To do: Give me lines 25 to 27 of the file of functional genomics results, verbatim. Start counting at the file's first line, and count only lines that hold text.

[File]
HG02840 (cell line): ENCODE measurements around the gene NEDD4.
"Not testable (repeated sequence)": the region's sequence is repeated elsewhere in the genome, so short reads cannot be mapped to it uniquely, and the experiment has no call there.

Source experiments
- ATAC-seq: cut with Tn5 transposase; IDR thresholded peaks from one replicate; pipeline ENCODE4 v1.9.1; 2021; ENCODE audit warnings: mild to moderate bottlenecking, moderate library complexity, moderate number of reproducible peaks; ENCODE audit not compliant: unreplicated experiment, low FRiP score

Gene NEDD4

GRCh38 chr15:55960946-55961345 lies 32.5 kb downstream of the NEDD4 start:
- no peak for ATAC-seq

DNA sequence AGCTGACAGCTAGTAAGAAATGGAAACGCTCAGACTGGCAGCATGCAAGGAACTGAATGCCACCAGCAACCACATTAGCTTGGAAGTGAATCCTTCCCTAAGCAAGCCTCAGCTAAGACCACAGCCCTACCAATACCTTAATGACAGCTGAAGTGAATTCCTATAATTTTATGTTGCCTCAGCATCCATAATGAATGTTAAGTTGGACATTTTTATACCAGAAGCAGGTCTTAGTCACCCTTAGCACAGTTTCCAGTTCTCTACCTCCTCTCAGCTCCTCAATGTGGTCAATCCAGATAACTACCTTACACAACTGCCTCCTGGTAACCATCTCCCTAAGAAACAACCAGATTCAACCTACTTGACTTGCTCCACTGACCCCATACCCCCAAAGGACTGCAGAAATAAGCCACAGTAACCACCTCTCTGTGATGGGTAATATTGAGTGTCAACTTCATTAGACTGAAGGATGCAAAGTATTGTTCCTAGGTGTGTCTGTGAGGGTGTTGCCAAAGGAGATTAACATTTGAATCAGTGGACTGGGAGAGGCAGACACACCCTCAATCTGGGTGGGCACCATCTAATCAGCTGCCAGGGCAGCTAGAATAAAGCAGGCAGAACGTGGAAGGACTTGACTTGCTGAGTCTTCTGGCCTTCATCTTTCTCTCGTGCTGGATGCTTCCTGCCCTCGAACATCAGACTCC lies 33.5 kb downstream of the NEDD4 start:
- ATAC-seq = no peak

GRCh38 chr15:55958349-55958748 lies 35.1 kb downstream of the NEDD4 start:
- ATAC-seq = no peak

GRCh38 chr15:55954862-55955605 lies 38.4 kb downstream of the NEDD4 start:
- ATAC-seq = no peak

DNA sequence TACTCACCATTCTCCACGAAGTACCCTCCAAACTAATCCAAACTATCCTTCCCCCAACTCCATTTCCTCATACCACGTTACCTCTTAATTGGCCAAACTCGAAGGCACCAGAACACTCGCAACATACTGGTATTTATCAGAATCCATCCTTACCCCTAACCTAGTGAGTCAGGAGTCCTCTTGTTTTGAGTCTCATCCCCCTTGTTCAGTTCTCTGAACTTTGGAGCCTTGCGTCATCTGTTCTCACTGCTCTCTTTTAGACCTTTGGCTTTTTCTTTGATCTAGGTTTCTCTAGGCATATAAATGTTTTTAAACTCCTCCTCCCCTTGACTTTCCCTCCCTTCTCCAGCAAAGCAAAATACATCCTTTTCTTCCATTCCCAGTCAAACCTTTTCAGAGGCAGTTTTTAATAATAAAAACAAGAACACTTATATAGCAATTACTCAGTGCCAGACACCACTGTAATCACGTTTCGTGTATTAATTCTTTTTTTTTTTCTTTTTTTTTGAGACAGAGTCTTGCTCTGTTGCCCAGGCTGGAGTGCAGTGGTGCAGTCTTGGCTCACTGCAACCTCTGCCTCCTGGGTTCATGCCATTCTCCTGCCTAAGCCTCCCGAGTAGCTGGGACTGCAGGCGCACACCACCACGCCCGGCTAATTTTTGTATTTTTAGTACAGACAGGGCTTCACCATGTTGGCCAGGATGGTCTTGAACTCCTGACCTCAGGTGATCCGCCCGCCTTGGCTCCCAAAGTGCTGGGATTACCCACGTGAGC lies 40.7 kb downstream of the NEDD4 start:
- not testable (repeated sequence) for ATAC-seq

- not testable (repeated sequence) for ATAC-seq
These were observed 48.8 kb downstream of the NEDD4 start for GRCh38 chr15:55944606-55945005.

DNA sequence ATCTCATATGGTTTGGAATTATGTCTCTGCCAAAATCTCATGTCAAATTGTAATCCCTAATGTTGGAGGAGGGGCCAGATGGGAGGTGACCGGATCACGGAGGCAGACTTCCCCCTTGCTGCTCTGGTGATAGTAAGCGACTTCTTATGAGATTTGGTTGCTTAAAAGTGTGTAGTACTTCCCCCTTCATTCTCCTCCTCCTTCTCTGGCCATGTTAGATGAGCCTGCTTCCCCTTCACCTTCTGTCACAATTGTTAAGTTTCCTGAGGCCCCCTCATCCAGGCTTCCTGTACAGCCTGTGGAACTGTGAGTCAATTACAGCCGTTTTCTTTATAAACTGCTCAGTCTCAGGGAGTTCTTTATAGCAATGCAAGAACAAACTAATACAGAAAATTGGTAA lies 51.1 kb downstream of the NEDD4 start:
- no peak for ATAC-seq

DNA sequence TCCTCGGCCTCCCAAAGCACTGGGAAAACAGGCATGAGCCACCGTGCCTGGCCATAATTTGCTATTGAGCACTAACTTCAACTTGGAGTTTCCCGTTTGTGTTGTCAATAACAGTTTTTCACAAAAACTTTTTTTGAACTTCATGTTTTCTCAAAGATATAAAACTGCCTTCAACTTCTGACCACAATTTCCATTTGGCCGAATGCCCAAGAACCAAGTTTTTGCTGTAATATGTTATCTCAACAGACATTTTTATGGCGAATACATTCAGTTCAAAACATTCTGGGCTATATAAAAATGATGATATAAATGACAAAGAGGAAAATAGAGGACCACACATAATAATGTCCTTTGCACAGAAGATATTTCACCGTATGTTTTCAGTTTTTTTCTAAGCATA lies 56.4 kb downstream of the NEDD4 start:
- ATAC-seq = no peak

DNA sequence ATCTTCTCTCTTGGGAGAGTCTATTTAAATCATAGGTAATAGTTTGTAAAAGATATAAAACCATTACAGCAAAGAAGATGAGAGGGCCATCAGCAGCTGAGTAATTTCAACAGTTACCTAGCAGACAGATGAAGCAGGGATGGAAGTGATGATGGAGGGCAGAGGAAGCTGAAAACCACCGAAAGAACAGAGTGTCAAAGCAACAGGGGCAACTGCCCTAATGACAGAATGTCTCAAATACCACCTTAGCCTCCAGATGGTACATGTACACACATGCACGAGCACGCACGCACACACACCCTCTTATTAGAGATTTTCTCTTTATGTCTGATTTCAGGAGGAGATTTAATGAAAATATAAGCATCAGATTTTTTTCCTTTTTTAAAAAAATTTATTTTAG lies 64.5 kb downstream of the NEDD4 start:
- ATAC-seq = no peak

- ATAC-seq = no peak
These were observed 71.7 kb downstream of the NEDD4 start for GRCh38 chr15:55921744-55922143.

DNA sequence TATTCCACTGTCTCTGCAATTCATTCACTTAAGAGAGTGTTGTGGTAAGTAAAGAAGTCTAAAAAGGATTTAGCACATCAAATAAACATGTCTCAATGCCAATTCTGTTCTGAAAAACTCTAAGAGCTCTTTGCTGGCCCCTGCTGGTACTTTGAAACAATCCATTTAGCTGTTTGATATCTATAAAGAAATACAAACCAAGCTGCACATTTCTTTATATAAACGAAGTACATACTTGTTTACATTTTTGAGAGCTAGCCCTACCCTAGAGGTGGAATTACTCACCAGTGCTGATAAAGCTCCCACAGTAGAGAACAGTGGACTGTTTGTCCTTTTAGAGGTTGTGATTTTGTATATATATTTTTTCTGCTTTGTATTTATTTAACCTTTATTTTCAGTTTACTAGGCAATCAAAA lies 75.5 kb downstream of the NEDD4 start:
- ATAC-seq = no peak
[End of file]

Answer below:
These were observed 71.7 kb downstream of the NEDD4 start for GRCh38 chr15:55921744-55922143.

DNA sequence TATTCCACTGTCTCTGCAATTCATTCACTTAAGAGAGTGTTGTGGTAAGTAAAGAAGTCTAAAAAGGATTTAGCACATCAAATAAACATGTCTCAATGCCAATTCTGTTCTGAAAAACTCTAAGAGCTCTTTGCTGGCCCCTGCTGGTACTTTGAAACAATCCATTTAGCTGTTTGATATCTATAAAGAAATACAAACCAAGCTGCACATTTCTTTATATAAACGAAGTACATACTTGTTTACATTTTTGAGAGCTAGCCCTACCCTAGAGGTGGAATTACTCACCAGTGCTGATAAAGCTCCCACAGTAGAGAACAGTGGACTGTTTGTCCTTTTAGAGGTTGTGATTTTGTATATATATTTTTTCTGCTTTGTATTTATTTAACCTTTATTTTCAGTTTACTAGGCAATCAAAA lies 75.5 kb downstream of the NEDD4 start:
- ATAC-seq = no peak